Genetic risk of MS


MS patients who are planning to start a family may be concerned about passing down MS to their child [1]. Although MS does not follow Mendelian patterns of inheritance, its incidence and prevalence are higher in family members of affected individuals compared with the general population [2]. According to current understanding, the development of MS is based on complex and individually heterogeneous interactions between genetic and environmental factors [3]. A number of risk and susceptibility genes for MS have been identified [4], but their precise biological roles remain to be clarified [3]. In Germany, the estimated risk of MS in the general population is 0.1-0.2%. This risk increases depending on the degree of the relationship with someone who has MS (see figure) [5].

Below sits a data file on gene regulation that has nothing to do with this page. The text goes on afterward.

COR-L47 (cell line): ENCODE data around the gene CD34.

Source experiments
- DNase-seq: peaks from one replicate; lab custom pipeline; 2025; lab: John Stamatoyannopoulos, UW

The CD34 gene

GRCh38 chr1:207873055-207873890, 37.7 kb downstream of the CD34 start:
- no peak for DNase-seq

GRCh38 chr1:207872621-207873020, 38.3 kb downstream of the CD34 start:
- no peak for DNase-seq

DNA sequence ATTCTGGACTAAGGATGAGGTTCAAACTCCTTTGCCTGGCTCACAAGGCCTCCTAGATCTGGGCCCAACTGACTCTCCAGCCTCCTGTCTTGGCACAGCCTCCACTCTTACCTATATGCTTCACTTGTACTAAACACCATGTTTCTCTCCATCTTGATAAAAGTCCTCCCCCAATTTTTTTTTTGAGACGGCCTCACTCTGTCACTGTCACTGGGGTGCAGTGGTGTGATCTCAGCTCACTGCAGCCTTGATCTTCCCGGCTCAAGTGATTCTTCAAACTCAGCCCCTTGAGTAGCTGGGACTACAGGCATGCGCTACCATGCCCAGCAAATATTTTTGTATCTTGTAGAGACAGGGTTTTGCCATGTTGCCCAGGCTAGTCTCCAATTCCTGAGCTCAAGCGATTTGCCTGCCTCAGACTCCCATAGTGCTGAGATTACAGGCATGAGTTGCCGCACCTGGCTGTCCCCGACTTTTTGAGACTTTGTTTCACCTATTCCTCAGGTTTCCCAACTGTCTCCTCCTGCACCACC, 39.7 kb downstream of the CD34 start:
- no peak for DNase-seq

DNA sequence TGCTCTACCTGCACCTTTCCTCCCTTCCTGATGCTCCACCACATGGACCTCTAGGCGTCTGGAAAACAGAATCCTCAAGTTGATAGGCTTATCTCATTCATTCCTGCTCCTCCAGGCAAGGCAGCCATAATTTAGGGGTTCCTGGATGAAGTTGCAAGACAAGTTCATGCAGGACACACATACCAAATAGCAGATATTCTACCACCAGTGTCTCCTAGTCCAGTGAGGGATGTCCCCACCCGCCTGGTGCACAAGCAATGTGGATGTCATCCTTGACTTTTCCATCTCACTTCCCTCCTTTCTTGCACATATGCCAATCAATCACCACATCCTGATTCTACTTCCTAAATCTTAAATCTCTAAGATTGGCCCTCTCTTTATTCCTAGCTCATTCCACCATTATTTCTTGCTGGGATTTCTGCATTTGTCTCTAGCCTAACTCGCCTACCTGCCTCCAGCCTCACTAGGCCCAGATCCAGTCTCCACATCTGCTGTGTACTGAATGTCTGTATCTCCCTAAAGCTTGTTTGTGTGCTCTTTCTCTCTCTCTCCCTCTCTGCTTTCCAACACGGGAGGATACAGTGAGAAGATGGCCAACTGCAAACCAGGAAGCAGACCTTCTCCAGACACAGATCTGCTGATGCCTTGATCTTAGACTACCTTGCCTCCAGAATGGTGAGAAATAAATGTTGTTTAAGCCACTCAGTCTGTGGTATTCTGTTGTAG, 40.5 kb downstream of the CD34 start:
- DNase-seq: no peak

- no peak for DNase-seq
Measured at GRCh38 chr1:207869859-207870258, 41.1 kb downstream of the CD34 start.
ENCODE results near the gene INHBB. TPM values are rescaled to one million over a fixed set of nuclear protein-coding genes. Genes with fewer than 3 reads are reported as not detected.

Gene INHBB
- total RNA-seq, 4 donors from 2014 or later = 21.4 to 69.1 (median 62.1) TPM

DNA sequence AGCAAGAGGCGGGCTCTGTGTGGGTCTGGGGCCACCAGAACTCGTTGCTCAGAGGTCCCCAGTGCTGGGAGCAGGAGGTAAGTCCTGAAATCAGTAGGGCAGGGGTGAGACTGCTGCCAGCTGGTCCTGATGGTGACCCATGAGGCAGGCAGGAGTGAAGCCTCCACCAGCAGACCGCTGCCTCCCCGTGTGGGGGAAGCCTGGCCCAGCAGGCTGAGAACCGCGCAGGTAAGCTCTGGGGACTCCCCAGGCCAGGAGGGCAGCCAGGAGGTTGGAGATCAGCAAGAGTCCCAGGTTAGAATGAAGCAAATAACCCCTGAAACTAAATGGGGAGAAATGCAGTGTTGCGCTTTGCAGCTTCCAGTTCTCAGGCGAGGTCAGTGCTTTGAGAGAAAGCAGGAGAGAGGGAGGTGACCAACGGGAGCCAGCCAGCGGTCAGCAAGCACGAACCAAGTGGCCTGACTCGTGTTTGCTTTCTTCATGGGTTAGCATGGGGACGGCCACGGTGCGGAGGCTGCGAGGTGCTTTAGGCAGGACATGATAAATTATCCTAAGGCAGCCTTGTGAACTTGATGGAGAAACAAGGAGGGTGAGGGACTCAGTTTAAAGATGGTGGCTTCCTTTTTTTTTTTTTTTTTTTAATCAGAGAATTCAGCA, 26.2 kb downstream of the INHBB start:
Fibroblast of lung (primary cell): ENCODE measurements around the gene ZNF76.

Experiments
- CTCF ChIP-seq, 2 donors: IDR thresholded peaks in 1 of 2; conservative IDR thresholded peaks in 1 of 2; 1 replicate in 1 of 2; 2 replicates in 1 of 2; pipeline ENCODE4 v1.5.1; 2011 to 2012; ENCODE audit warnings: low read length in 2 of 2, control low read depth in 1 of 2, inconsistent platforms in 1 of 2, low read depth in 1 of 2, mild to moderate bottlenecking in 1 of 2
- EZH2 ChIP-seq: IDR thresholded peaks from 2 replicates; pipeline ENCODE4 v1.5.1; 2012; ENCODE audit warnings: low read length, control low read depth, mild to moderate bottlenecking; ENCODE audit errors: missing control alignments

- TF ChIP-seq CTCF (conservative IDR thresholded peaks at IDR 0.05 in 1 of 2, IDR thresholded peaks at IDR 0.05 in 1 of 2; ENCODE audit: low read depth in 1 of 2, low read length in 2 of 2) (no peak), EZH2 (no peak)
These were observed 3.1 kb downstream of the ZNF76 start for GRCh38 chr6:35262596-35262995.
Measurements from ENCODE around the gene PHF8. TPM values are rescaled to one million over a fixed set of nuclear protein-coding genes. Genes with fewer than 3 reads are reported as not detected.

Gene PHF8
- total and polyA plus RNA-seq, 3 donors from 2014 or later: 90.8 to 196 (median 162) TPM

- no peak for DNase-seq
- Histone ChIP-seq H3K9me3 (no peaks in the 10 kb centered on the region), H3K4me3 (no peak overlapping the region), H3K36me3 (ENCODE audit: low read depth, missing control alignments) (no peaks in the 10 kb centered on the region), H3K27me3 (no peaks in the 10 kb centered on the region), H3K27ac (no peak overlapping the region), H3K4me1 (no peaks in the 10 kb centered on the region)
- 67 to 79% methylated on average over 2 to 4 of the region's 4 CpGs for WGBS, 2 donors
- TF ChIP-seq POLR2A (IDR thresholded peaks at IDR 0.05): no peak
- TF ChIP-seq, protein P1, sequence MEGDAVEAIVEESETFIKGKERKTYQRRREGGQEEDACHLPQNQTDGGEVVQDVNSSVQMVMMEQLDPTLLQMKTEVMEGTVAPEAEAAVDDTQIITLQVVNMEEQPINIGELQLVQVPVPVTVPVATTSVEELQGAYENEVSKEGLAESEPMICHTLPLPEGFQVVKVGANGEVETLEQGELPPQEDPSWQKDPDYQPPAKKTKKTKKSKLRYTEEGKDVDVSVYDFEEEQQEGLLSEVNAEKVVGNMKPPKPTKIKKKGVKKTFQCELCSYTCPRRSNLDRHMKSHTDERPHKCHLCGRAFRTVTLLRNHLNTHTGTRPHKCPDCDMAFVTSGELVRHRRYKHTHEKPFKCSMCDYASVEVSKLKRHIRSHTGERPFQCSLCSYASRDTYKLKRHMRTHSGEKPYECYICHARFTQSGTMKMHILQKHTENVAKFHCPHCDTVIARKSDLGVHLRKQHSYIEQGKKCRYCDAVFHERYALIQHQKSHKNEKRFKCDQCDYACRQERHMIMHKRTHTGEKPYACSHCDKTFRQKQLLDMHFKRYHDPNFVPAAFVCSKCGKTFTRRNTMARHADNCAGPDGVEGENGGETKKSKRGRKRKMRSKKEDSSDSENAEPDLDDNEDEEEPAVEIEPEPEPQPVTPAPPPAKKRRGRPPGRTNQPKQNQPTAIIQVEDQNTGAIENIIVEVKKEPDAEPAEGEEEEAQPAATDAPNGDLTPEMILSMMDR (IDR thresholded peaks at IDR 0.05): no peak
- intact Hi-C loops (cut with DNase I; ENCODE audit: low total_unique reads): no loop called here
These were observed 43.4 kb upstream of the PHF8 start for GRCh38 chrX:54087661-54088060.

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Risk of MS by relationship to someone with MS [5]


  • Anderson J, Wallace L. Practising Midwife 2013; 16(6): 28-31. Return to content
  • Patsopoulos NA. Cold Spring Harb Perspect Med 2018; 8(7): a028951. Return to content
  • Waubant E et al. Ann Clin Transl Neurol 2019; 6(9): 1905-22. Return to content
  • Coyle PK. Ther Adv Neurol Disord 2016; 9(3): 198-210. Return to content
  • Kompetenznetz Multiple Sklerose: Qualitätshandbuch, 2022. Available at: (Accessed August 22, 2022). Return to content
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